December 19, 2021 2:18 PM
Posted: December 19, 2021 2:18 PM
Don’t move your dog’s bed for the Christmas tree.
The holiday season is in full swing and your furry friends will surely be a part of the festivities.
With that said, this time of year often brings special treats and even special plants that are not good for pets.
Here are a list of food and plants the ASPCA says you should be wary of this time of year:
Seasonal Plants and Decorations
Christmas trees: Make sure your tree is anchored properly so it doesn’t tip and fall on pets. This will also prevent the tree water – which can have fertilizers that upset pets’ stomachs — from spilling.
Mistletoe: Mistletoe can cause gastrointestinal upset and cardiovascular problems in pets.
Holly: When ingested, holly can cause pets to have nausea, vomiting and diarrhea.
Poinsettia: Poinsettia plants are mildly toxic to pets. When ingested, they can cause vomiting, drooling and sometimes diarrhea.
Tinsel: Kitties love to bat around tinsel, but a nibble can lead to a swallow and that can lead to a trip to the vet. Tinsel (and ribbon) can lead to an obstructed digestive tract, which can cause severe vomiting, dehydration and possibly surgery.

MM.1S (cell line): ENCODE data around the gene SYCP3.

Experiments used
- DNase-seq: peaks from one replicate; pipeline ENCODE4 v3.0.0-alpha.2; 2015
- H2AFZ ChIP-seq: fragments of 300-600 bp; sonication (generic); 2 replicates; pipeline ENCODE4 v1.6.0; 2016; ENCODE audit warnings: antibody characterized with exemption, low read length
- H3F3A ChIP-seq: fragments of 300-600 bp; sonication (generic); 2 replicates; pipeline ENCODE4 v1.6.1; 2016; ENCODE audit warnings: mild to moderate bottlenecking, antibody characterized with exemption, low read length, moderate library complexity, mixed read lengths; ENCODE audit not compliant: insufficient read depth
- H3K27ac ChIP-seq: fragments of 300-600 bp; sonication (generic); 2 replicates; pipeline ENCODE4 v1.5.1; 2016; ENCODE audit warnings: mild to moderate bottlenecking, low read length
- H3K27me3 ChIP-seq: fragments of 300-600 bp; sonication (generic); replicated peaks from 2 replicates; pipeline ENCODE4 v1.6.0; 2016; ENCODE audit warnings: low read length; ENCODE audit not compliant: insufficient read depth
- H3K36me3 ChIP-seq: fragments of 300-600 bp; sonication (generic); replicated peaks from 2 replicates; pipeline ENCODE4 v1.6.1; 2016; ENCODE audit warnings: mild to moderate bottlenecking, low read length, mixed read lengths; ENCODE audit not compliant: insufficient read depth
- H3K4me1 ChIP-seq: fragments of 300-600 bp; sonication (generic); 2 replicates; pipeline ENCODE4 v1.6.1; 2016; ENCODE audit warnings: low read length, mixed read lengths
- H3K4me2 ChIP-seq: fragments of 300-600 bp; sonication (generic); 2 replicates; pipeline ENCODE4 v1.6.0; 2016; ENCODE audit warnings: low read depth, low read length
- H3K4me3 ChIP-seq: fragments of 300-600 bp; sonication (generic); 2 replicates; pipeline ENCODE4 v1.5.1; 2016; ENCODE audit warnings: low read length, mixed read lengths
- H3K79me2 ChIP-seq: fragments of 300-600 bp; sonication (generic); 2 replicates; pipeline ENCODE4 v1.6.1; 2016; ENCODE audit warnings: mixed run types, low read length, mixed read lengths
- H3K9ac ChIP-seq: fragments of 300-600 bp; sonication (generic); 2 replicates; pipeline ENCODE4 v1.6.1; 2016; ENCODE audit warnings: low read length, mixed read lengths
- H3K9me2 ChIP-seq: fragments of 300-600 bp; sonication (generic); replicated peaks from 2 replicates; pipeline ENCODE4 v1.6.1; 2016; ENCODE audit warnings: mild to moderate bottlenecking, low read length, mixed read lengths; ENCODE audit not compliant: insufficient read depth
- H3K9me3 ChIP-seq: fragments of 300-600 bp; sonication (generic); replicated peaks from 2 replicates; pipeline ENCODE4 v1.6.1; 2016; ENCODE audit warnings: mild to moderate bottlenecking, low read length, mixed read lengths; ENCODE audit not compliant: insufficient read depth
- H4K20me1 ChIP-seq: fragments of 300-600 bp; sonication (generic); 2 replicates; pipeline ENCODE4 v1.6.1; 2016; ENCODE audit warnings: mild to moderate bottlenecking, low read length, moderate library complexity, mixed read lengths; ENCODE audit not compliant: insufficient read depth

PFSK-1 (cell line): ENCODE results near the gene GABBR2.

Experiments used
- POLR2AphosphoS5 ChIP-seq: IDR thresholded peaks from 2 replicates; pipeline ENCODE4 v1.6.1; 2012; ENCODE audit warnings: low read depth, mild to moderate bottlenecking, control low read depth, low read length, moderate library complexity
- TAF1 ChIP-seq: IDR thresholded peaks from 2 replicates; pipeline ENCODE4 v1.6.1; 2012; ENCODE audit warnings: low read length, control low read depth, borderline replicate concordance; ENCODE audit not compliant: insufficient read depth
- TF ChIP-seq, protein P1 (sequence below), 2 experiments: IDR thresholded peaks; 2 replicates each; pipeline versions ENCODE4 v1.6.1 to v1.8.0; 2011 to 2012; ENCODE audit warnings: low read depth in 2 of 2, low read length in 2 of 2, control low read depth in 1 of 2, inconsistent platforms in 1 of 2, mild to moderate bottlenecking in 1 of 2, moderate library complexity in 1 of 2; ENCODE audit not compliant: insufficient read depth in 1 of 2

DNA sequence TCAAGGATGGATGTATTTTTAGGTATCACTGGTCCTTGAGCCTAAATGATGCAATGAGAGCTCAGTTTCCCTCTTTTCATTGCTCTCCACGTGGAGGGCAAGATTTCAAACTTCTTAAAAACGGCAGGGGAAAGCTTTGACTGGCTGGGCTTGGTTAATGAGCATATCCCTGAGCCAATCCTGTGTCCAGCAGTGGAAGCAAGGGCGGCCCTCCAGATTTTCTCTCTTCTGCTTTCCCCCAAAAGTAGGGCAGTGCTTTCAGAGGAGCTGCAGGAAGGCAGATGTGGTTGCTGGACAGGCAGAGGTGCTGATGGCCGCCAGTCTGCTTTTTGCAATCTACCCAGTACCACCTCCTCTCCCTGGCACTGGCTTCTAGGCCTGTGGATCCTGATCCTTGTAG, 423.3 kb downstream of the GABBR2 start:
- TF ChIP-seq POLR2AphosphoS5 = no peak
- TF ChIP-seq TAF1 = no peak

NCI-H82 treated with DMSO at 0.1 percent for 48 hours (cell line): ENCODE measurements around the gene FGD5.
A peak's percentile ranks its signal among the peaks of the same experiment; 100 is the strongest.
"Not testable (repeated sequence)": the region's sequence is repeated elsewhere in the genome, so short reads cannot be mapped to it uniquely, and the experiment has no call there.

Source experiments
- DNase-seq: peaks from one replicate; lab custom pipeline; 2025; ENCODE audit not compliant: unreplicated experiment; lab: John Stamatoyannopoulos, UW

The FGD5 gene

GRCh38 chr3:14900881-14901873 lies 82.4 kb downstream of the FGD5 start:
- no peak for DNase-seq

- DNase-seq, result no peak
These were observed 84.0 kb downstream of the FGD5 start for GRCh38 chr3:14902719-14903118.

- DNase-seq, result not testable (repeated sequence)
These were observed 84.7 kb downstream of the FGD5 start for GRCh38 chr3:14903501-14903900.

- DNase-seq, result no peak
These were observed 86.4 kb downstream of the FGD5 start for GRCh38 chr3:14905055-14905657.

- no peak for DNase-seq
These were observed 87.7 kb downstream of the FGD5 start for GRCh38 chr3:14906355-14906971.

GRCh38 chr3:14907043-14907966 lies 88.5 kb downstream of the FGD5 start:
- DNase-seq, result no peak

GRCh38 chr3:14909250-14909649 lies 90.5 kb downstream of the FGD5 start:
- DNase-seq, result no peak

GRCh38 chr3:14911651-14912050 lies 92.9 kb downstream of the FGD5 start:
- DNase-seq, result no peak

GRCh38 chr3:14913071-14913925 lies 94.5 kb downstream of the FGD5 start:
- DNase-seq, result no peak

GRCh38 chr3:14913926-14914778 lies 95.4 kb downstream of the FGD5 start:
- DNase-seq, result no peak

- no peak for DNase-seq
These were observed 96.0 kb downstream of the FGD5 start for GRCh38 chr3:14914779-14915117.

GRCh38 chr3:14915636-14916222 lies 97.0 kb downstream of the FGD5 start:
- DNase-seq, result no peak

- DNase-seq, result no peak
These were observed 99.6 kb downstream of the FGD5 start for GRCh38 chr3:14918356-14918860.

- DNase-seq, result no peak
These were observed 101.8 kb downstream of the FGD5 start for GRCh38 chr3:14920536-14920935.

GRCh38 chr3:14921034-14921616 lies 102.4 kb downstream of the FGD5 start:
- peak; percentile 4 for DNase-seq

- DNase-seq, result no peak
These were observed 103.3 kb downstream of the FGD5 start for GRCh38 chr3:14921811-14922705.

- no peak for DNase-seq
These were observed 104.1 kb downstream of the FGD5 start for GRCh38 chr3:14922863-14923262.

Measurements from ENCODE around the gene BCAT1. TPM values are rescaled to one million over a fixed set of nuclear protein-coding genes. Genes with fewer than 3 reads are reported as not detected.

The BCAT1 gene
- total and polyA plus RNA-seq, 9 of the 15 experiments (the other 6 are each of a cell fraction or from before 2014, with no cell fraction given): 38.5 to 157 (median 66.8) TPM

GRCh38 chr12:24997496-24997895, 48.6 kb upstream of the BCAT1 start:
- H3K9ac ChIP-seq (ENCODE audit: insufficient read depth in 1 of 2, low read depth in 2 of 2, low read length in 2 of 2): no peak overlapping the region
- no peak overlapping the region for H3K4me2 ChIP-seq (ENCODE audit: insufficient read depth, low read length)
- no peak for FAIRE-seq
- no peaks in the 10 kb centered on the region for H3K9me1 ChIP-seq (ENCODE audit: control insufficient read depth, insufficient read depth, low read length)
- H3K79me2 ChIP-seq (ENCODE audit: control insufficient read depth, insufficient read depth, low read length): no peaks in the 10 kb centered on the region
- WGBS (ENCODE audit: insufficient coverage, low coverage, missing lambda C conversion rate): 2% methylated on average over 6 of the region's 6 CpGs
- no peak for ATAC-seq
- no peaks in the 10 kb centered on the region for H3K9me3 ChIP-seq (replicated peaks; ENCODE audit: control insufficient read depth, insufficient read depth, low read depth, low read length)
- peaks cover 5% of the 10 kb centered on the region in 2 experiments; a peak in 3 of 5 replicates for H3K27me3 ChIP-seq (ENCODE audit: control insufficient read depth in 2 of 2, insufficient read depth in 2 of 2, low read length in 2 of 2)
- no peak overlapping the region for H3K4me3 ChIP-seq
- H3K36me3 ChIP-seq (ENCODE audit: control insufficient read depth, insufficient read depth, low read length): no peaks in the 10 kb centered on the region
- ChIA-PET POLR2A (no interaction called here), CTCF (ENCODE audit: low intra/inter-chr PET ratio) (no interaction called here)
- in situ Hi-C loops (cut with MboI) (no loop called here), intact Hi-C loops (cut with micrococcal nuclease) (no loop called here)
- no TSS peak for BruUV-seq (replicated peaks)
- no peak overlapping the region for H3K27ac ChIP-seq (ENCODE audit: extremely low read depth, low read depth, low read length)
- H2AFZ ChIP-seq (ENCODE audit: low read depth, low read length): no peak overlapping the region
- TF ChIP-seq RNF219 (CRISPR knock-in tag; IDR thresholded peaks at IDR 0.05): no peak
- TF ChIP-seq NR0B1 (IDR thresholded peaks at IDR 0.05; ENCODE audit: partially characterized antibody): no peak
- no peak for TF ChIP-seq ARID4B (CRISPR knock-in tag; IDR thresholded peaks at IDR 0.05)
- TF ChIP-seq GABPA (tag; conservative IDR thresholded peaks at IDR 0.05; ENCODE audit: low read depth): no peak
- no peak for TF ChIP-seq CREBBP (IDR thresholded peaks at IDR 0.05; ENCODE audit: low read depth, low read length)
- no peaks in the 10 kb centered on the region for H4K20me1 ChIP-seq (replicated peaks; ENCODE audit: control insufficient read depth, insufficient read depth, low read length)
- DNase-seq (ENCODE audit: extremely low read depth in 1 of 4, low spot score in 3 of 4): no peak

Candles: This is always good to note, but don’t leave candles unattended. Pets can easily knock them over or burn themselves.
Sweets: Avoid giving your pets anything with chocolate and xylitol (sweetener known as sugar alcohol).
Leftovers: Fatty and spicy foods are a no-go for furry friends. Avoid anything with bones, as well.
Cocktails: Even if Fido is 21 in dog years, alcohol is a no-no. Alcohol can cause pets to become weak, ill and possibly go into a coma. Alcohol can also lead to respiratory failure.
ASPCA’s Tips for a Pet-Safe Holiday Gathering
If you are bringing pets to your holiday destination or if family plans to bring them to your house, take a few moments to make sure your house is pet-proof.
- Set some house rules so that your pets are getting some love amid the reunions, cooking and gift-giving.
- Put the meds away: Make sure all of your medications are behind secured doors and that your guests keep them zipped up, too.
- If your pets tend to get overwhelmed by a lot of people, find them a room of their own. Give them a quiet space to retreat to with fresh water and a place to snuggle.
- Celebrating on New Year’s Eve? Avoid confetti (it can get lodged in cats’ intestines) and avoid noisy poppers that can cause damage to sensitive ears. If you’re going to be in a place with fireworks, keep your pet in a secured place so they don’t run off.
MORE: 8 tips for stress-free holiday road trips with pets
RELATED: Holidays can be stressful for dogs. Here’s how to tackle it
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